Monday, 4 March 2019

Tartuffe, National Theatre (Lyttleton) - 24 February, 2019

I had all but given up on theatre, after enduring a few evenings of overhyped agit prop and deciding that the "industry" had been entirely overtaken by purveyors of emperors' new clothes, (exhibit A) and people with political axes to grind (except, of course, at the commercial end of things, where vehicles for TV stars and huge vulgar musicals cobbled together from Disney movies hold sway; sadly, these don't appeal to me either).

But, having an evening free in London, I decided to give drama another go. I set out with low hopes, but I'm glad to report that the production I saw of Tartuffe at the National Theatre reignited my love of theatre.

The story the play tells is an old and familiar one - a rich and powerful man falls prey to a charlatan and is very nearly undone. The National Theatre version plays it as a farce, and what made it so pleasurable was the performances. The actors showed marvellous comic timing and there was brilliant interaction between the members of the cast. Only Hari Dhillon as Cleante let the side down a little, with a faintly wooden performance (but then his role is the least interesting of the main characters). Kevin Doyle as Orgon was wonderful and something of a revelation for those of us who have seen him as a succession of spinelessly wicked characters on the television. Kitty Archer, after a very slightly awkward beginning, was hilarious as Orgon's spoilt but charming daughter. Denis O'Hare was funny in a nauseating manner, particularly in the scene involving ice cubes. Kathy Kiera Clarke shone as Dorine.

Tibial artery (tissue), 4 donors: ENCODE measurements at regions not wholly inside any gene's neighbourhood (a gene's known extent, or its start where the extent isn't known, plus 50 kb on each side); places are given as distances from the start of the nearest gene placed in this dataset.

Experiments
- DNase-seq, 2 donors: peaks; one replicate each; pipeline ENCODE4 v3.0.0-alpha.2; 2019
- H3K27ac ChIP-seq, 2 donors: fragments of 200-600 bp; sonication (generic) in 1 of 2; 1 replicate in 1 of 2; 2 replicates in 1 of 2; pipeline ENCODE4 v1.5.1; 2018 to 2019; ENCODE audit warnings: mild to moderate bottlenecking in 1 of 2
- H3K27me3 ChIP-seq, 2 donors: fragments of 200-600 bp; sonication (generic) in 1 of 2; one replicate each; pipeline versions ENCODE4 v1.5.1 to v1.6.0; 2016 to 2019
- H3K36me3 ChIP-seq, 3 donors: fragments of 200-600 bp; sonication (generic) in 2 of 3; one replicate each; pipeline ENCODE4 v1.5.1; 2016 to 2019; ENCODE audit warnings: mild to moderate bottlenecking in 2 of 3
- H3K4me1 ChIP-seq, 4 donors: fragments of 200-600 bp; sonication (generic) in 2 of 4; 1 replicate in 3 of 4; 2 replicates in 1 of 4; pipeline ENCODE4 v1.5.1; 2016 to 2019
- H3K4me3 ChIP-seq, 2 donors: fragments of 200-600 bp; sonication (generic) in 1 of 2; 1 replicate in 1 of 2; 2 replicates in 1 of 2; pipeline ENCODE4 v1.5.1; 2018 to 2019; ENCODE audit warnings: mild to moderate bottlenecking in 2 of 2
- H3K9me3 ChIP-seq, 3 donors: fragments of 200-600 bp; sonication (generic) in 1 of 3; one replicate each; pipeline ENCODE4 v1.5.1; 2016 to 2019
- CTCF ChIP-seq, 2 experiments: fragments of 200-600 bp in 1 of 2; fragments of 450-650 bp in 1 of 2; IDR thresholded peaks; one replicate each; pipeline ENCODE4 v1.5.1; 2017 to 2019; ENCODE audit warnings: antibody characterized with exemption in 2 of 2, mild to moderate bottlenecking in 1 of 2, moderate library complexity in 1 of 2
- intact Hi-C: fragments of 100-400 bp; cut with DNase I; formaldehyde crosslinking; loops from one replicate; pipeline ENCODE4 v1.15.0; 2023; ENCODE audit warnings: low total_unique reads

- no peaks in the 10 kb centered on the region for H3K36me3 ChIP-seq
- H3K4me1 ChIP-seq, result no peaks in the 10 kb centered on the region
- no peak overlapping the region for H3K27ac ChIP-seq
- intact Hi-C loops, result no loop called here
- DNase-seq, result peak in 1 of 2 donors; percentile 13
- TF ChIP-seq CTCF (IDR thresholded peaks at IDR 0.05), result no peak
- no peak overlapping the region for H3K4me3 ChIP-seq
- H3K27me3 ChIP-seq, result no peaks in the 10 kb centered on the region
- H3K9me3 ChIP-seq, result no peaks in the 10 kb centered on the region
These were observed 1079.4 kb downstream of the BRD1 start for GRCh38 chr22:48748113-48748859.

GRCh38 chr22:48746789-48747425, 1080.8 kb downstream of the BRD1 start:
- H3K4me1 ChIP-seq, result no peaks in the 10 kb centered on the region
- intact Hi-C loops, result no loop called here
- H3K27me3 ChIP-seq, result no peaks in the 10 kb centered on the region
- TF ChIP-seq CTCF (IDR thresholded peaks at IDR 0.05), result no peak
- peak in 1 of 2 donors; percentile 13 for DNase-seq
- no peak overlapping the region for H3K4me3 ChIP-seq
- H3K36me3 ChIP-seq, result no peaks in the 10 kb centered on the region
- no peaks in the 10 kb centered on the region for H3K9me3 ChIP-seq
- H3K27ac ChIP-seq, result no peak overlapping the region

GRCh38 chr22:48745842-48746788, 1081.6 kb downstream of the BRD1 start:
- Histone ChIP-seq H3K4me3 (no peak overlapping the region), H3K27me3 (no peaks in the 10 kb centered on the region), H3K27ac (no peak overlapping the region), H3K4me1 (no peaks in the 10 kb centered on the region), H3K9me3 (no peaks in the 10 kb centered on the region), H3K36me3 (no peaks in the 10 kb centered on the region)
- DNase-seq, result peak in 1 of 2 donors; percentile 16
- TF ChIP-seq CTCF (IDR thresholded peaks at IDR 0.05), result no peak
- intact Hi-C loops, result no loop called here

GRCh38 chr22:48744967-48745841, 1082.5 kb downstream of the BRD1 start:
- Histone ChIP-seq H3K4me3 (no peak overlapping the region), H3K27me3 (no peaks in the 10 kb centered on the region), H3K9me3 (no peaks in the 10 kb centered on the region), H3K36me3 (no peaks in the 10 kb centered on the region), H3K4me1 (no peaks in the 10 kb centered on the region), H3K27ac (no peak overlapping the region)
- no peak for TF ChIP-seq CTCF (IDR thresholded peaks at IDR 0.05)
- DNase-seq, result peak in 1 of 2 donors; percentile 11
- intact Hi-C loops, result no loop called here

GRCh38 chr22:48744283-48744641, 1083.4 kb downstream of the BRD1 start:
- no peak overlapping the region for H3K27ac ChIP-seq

There were no surprises, just ensemble acting and a reminder of the wonder that is live theatre - these brilliant people have learned their lines perfectly, rehearsed to the level of athletes, and they come out and light up the stage each night, giving performances that are never quite the same, producing each night a new miracle for audiences.

Hello theatre, I'm hooked again.